It was 6am on a Sunday morning in March.
“I should be in bed for at least another 3 hours!” And with that, I made the fatal mistake of shutting my eyes… just a couple more minutes… oops! I was due to pick up Sadie at 7:30, but I’m completely useless at getting moving first thing in the morning, so 6am became 6:20… became 6:45.
“Oh sh*t, better get moving!”
Thankfully, I already had my kit bag and lunch packed and ready to go, so a quick breakfast and I was on my way. So, why was I getting up that early? Well, I thought it would be a good idea to go to Lewis sensei’s ‘Psychology of fighting’ course in Braunton, North Devon. I knew it was going to be an interesting day as he had said to me a couple of times “I don’t know what I’m going to do! I really don’t.” I’m sure he was joking.
After an uneventful trip, we arrived at the Dojo at around 9:30, and come 10 o’clock there were 13, plus Sensei Lewis. Three of which were from the host Shito-Ryu club; Pete, Naomi and Jon from Torquay, Bondi and his student Ric from Braunton DKK, and Sadie, Rob, Matt, Tim and myself from Bristol.
We started the session in pairs, one circling the stationary other, to see where we were able to attack, control, feel safe, feel vulnerable, etc. It was quite interesting to see the effect of your personal space being intruded upon. It also became apparent that it isn’t a circular shape around yourself. You need more distance in front when facing your opponent, than you do to a 45 degree angle, or when behind them. I also found that you instinctively feel nervous when a person is close behind you. From there we moved on to exploring how the other person might feel as you control the situation by positioning yourself in various positions in front of the other. People don’t talk standing directly opposite each other – there’s always a slight angle, otherwise it feels uncomfortable. However, an aggressor will stand facing you directly. It is a display of perceived dominance.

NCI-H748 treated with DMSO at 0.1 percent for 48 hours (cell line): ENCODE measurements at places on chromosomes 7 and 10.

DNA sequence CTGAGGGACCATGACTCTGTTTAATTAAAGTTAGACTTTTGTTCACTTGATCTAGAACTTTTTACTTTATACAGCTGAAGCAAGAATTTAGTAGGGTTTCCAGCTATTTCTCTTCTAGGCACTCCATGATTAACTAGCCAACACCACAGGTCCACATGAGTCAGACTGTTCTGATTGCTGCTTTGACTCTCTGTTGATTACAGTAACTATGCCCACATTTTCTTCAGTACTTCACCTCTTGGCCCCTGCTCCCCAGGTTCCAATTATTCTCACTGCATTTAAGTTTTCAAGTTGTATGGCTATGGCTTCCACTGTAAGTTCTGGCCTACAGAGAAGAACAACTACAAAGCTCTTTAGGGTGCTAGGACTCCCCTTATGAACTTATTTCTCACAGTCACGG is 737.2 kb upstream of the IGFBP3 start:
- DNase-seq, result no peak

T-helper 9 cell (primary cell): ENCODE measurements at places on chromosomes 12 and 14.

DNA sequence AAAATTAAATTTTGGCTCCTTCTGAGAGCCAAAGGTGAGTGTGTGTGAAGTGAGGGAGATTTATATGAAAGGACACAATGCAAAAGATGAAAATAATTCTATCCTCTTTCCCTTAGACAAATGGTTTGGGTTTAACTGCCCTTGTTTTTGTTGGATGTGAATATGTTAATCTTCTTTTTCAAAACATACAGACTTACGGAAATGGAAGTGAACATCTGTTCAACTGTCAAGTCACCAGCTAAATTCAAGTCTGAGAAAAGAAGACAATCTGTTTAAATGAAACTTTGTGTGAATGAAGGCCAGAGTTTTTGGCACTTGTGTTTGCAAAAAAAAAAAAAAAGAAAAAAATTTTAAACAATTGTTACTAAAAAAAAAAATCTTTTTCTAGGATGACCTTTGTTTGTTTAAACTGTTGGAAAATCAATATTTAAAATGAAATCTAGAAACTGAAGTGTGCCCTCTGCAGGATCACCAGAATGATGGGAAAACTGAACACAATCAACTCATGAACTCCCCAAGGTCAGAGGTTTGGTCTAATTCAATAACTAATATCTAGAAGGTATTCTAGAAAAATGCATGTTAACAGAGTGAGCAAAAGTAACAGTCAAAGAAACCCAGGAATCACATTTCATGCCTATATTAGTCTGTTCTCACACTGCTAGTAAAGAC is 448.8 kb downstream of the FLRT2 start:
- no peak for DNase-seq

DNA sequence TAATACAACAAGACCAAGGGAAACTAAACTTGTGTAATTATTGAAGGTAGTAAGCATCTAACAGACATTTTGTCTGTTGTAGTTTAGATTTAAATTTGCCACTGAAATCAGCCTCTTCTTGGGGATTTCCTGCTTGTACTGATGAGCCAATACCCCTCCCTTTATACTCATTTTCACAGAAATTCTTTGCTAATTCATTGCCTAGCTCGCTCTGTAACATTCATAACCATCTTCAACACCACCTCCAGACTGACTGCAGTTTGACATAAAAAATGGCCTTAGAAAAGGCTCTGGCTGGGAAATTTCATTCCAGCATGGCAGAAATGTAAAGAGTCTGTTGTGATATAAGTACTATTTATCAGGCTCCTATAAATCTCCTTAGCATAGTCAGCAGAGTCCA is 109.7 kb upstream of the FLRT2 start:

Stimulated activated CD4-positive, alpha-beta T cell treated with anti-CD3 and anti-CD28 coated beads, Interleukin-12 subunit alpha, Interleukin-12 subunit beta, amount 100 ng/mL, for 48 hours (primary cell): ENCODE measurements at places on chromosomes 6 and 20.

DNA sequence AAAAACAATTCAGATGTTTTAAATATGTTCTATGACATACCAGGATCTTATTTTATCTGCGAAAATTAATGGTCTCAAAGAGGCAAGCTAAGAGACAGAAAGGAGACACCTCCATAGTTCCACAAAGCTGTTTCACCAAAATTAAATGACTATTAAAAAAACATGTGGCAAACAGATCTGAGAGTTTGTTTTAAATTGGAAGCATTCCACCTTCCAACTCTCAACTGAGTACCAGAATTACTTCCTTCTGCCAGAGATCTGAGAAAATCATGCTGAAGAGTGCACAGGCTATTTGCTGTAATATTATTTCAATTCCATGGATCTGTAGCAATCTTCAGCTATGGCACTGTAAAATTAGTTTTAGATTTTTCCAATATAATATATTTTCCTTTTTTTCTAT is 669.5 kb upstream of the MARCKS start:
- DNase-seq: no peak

Lewis sensei then talked of how there were certain triggers that might flip a verbally aggressive person into becoming physically aggressive, i.e. ‘DON’T YOU TOUCH ME!’ and how a hidden defensive stance can help a person deal with this. A non-aggressive, palms open stance is not really much different to a palms closed – fists – stance, but it has a profound effect on the perception of the other person.
From there we moved on to controlling a pushing or striking arm followed by a neck hold, then we would take them to the floor. Sensei showed us the method he teaches security staff of how to subdue an aggressive person… but also pointed out that this is ok if there is only one person to deal with, but if there’s more, i.e. his mates, then you would have to be more
severe in order to disable the first one, then be instantly ready for
From there, we moved on to Bunkai practice at high intensity.
To do this, one person would be on the centre of the mat with three to their left and another three to their right. Each of these six would attack one at a time, left side, then right, then left; in the prescribed manner for the 1st bunkai of Geki Sai Dai Ichi, then 2nd bunkai and so on. This would be done without a break, so by the time you’ve finished dealing with one person, the next is already approaching.
At the end, the person would have completed 30 bunkai. Quite exhausting, but a very good indicator of how well you know and understand the bunkai. I did notice how there was a flutter of laughter when Jon was doing his take downs. He’s a big guy, and all he needs to do is swing his arm at a person’s shoulders and they just get knocked to the floor!
After a break for dinner, we had a little workout. Firstly, in pairs, 1 minute on pads, then 50 press-ups, 50 Hindu Squats and 50 sit-ups. For the second round, the same again, but with 10 Burpees a-la-Daz style (thanks for that little invention Daz!). Then 1 more round as per round 2, but with 1 minute of jumping squats.
After a short break, we stepped up the level on physical interaction to shoving a person around in a full-on aggressive manner. Some of us managed to use the tiredness from the workout to fuel the mental focus, but it seemed to me that others were instinctively falling back to a pacifistic manner – they were uncomfortable with the situation. Interestingly, I found that this happened with the less experienced members, but the more experienced ones could deal with it better – to be expected, I suppose.
Personally I found it difficult to switch off the aggressive focus at the end of the session and simply had to let it fade over the course of 20 minutes or so. After packing up and having a quick pint, and a laugh and a joke in a nearby pub, we said our goodbyes… ’til next time!
So… was it worth getting up at stoopid o’clock?
Oh yes! Definitely.
Hope to see you at the next one!